Duke Box #28: Our Guide to the Best Films on TV

Hi everyone,

A petite group of treats for this week's Duke Box, with some real visual stunners on show - from the poetic cinematography of Terrence Malick, through to the bleak beauty of Clio Barnard's Yorkshire and a couple of visits to the French countryside too. It's hard to look past Hitchcock's North by Northwest for Pick of the Week, but there are surprising gems in here that might grab a hold of you, like intriguing Hindi drama Manthan and Mia Hansen-Løve’s Things To Come.

(A reminder that this list isn’t exhaustive and that some films will be repeated at different times – these are just some titles that I've selected as ones to try out or revisit, hopefully at the best times. Some films may also change if channels decide to alter their listings.) 

Duke Box 27

Saturday 26

The Thin Red Line (1998) – Paramount, 9pm
McQueen (2018) – BBC2, 9.45pm
The Boy in the Striped Pyjamas (2008) – BBC2, 11.30pm

Another chance to see: Oliver! (5Star, 10.35am), King Rat (Sony Action, 10.45am), Kubo and the Two Strings (Film4, 12.50pm), Ice Cold in Alex (Sony Action, 2.05pm), My Darling Clementine (Paramount, 2.10pm), Chitty Chitty Bang Bang (5Star, 2.55pm), Dreamgirls (5Star, 4.35pm), Mamma Mia! Here We Go Again (ITV2, 4.40pm), Silverado (Paramount, 6.20pm), Back to the Future Part III (Film4, 6.40pm), The Devil Wears Prada (Sony Movies, 6.50pm), Edge of Tomorrow (Sony Movies, 9pm), An Inspector Calls (Talking Pictures TV, 9.35pm), Deepwater Horizon (C4, 11pm), Kill Bill Vol. 1 (5Star, 11.05pm)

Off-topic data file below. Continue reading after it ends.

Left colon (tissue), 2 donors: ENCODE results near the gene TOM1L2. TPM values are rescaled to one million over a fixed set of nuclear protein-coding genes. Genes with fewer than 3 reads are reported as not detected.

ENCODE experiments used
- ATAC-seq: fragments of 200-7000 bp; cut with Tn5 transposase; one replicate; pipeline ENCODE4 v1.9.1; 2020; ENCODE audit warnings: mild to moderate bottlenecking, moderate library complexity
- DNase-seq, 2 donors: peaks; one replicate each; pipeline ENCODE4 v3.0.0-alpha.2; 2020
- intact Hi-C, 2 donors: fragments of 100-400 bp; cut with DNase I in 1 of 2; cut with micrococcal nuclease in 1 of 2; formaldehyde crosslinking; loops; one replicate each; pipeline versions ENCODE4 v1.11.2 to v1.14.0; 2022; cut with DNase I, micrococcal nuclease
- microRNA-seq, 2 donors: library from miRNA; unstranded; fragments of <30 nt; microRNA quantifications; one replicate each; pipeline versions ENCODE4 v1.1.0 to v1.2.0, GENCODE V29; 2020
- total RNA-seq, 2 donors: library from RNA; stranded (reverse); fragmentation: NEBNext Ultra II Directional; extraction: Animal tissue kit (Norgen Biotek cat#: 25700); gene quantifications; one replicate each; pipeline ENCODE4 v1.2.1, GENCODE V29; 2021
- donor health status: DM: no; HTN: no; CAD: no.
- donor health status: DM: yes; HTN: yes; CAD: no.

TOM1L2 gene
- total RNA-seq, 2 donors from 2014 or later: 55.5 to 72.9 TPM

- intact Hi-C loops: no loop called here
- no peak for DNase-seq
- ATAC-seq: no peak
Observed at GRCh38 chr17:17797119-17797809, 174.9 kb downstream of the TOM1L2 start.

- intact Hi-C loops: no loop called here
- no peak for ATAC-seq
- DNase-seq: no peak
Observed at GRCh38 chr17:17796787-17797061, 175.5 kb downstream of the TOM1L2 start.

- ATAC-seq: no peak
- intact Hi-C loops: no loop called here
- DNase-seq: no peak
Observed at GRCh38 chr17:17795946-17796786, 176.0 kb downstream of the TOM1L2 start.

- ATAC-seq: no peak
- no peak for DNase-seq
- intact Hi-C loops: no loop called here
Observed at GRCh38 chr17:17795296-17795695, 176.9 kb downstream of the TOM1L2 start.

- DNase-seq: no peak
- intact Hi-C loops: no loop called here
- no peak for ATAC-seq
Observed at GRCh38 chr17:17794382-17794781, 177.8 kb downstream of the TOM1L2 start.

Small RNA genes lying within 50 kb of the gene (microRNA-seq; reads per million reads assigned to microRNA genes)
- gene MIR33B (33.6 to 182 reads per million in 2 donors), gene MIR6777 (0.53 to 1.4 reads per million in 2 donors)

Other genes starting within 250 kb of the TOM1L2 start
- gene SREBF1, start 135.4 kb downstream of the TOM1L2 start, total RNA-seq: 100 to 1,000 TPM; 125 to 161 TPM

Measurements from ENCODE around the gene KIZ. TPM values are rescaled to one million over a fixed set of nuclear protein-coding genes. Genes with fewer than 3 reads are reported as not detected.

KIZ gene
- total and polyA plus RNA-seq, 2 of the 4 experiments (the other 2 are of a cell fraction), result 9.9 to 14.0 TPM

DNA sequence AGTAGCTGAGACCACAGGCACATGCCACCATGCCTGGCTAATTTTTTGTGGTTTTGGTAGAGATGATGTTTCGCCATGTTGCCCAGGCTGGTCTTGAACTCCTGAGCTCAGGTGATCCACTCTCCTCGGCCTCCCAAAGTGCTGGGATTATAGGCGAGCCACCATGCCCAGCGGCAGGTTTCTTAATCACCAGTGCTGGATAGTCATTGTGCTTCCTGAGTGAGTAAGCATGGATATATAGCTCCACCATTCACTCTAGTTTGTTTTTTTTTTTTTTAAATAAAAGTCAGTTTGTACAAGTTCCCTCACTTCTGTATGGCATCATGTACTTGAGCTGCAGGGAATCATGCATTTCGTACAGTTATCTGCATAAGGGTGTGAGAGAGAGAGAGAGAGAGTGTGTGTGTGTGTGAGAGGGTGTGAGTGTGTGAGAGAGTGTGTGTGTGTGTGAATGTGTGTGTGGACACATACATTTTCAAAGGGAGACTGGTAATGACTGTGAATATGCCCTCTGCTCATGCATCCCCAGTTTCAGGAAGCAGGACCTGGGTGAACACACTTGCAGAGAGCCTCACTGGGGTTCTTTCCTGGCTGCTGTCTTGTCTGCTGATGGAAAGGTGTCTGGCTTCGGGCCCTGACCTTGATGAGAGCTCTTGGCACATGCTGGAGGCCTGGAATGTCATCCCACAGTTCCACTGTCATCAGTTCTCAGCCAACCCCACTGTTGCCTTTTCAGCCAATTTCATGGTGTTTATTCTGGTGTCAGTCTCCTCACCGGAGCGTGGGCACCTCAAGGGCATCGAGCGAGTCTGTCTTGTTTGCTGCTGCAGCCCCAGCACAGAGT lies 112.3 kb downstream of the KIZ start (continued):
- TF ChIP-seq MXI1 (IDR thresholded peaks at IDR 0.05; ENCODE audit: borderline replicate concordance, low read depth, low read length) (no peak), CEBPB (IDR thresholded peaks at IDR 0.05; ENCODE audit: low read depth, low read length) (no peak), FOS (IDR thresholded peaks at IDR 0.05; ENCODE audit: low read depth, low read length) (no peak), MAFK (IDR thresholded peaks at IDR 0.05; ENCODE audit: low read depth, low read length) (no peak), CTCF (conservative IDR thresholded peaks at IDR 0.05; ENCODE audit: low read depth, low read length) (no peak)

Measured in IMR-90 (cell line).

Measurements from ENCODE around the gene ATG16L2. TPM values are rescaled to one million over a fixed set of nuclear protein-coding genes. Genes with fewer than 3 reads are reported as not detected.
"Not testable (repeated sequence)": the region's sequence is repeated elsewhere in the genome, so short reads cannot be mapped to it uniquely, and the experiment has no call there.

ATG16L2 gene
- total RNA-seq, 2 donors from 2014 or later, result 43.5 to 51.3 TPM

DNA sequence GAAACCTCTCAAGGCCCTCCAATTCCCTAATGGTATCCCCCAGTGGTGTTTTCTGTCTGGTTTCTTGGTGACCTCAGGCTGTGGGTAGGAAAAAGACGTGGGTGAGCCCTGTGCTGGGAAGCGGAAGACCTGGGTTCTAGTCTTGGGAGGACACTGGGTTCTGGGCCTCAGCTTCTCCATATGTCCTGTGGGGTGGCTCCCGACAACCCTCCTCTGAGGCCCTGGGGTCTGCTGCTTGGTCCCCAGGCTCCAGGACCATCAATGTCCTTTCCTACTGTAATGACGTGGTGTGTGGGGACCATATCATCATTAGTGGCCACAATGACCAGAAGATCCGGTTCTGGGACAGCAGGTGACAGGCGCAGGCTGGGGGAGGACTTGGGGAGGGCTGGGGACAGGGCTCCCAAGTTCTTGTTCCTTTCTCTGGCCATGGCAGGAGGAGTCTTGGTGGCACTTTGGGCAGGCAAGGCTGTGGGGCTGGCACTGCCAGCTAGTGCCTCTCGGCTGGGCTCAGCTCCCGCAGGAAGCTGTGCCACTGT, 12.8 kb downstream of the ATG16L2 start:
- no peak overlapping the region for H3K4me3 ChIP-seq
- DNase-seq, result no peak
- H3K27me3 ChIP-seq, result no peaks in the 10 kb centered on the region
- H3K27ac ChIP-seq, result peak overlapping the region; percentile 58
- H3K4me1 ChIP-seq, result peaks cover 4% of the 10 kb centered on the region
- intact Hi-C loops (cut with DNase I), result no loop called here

There are plenty of great films to catch up on this Saturday, as well as this fine trio of evening films. A quite extraordinary ensemble drift in and out of Terrence Malick’s typically breathtaking and emotive adaptation of The Thin Red Line, James Jones’ autobiographical account of conflict at Guadcanal during WWII. Due to Malick’s filmmaking and editing style, scenes featuring Gary Oldman, Martin Sheen, Viggo Mortensen and more ended up on the cutting room floor. Whereas Malick’s film draws emotion by swooping over the brutal physical conflict of men, John Boyne adaptation The Boy in the Striped Pyjamas considers the horrors of war through the innocent eyes of children. Starring a young Asa Butterfield, it’s a poignant and powerful look at a forbidden friendship between a German commandant’s son and a young Jewish boy in a concentration camp. In between the two, documentary McQueen celebrates the life, creativity and boldness of fashion designer Alexander McQueen, whose savagely beautiful garments proved profoundly influential in so many ways.